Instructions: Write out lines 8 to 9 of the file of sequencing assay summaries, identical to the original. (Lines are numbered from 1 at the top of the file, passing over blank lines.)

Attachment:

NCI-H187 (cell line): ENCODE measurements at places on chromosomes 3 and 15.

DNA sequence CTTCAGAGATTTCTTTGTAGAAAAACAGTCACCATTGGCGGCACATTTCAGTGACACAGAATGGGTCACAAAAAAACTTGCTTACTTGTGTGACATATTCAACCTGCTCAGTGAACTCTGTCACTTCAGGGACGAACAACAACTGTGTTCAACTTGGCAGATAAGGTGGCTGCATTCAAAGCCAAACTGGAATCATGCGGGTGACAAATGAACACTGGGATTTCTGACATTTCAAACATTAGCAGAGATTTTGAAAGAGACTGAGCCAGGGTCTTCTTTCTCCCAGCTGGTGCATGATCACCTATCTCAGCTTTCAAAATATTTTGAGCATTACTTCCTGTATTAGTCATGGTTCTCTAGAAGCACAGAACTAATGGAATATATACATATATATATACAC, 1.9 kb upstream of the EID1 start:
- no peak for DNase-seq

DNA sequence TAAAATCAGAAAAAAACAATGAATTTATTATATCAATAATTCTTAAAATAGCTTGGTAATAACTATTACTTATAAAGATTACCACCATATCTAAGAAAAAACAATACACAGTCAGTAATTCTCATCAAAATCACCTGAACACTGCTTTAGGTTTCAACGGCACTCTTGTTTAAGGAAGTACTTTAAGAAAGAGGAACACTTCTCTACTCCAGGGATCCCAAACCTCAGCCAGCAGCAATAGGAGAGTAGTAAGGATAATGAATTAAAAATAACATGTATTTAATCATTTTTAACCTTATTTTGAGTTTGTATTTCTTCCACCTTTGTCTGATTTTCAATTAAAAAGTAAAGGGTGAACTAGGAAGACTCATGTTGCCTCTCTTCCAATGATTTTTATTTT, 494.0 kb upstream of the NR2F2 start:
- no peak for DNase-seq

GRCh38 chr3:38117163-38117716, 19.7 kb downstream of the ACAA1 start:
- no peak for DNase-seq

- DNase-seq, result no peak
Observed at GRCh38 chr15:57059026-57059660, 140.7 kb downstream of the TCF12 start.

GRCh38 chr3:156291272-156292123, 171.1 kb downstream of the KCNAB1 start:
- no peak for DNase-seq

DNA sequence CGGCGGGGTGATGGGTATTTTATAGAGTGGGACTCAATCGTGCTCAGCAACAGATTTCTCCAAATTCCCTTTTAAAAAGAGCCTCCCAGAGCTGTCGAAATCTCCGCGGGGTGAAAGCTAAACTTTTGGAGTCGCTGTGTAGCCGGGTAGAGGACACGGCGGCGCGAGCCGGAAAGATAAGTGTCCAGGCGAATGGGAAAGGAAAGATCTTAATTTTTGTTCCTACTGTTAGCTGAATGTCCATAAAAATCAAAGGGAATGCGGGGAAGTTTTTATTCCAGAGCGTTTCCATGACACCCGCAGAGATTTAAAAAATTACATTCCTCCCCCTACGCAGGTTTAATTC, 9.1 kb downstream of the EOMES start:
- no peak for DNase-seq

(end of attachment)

- DNase-seq, result no peak
Observed at GRCh38 chr15:57059026-57059660, 140.7 kb downstream of the TCF12 start.